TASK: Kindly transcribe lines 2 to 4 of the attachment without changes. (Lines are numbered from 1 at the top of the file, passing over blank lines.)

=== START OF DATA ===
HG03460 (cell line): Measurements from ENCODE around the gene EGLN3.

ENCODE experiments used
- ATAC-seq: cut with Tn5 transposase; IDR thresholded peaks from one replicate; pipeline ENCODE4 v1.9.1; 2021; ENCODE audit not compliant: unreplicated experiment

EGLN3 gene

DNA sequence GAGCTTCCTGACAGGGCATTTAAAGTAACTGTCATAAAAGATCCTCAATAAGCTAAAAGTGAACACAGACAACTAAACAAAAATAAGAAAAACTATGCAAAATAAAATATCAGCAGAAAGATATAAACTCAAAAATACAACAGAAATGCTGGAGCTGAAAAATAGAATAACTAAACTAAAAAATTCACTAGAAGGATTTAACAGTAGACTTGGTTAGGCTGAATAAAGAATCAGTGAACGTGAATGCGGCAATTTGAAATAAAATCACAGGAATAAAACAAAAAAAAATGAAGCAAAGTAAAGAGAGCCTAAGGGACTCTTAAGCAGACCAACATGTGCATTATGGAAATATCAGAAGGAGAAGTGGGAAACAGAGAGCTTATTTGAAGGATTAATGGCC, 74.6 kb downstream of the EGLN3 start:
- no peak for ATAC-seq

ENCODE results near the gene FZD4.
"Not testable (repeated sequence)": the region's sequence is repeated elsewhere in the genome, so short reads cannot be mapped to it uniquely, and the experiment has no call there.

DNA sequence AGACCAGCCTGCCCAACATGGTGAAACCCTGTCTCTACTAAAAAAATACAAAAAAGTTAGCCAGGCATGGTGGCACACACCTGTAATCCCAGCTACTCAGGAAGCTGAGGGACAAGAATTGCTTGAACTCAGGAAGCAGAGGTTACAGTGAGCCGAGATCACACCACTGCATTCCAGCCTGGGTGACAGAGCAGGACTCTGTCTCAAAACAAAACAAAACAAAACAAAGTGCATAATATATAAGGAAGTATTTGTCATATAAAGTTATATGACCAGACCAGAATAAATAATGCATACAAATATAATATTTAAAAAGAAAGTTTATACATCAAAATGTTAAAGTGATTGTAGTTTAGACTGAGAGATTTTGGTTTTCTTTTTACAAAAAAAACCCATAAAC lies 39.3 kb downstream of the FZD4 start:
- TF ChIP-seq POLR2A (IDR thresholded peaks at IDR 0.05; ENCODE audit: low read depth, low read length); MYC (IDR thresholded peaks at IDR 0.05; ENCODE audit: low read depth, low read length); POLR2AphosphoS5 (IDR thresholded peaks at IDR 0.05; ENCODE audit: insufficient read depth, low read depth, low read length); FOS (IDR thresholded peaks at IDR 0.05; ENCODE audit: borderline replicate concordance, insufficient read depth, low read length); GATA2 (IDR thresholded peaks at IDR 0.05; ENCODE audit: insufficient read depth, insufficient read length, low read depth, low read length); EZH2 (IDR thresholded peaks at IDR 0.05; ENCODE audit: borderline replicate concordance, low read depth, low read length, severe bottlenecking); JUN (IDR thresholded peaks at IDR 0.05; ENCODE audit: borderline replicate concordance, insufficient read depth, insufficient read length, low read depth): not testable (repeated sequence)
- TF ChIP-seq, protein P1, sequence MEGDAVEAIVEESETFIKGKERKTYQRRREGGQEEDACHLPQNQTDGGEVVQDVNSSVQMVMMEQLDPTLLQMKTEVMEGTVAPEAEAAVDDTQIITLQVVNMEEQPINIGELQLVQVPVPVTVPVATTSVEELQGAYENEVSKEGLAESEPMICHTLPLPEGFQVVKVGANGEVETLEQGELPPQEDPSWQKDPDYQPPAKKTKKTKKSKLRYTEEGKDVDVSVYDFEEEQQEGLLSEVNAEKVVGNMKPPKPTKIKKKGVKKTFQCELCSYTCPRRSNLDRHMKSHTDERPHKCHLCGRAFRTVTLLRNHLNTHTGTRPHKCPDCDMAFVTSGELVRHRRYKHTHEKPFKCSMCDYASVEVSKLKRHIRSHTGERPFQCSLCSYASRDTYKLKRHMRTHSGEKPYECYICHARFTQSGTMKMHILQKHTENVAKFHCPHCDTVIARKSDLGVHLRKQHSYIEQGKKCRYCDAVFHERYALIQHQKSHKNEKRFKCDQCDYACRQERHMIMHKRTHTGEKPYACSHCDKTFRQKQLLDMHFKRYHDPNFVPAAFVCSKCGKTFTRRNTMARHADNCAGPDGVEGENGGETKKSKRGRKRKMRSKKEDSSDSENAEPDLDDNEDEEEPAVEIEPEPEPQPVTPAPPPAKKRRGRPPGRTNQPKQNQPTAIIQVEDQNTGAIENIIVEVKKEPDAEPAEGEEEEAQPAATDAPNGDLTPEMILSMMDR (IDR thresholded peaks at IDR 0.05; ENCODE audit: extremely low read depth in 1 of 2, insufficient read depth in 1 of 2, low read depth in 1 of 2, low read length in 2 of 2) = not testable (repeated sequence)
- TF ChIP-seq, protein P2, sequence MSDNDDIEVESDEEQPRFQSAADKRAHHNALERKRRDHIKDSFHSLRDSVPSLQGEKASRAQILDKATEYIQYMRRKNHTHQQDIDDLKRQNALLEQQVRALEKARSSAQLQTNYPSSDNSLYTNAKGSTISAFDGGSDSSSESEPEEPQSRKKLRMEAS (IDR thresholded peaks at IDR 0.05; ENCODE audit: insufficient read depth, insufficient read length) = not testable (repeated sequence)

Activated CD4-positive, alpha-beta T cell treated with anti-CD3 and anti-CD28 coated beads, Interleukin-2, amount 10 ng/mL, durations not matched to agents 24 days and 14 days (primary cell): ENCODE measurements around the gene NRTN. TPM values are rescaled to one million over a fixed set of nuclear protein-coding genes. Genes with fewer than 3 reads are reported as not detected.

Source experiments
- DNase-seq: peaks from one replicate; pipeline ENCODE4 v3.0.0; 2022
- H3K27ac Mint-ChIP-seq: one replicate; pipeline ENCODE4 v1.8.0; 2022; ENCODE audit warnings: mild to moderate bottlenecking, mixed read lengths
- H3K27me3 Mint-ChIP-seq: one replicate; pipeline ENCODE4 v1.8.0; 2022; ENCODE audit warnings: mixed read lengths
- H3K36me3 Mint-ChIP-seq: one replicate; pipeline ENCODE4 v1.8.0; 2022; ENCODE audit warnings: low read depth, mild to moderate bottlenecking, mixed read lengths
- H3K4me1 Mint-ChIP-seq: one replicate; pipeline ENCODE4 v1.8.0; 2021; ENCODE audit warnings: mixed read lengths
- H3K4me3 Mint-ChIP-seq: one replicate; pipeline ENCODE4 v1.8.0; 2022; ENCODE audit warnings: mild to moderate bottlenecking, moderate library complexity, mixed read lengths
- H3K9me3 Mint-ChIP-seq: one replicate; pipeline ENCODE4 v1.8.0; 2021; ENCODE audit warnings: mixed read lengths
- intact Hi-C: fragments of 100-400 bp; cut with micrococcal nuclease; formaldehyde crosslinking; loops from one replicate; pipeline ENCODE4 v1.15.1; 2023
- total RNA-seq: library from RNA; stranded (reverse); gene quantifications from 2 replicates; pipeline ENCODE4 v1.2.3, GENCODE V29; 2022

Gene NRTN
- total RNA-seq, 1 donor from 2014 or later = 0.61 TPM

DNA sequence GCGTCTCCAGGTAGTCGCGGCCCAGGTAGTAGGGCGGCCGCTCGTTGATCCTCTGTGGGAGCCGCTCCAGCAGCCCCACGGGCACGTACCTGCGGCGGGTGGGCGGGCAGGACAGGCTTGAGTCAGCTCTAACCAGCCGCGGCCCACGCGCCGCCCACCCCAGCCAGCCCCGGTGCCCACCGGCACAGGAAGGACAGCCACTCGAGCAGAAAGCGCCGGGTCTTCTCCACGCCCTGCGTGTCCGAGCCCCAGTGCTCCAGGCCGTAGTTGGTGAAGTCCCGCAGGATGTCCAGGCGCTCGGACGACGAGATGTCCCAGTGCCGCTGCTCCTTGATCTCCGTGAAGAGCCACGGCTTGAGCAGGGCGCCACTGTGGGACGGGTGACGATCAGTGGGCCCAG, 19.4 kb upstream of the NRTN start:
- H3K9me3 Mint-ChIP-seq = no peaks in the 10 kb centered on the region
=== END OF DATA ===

ENCODE experiments used
- ATAC-seq: cut with Tn5 transposase; IDR thresholded peaks from one replicate; pipeline ENCODE4 v1.9.1; 2021; ENCODE audit not compliant: unreplicated experiment

EGLN3 gene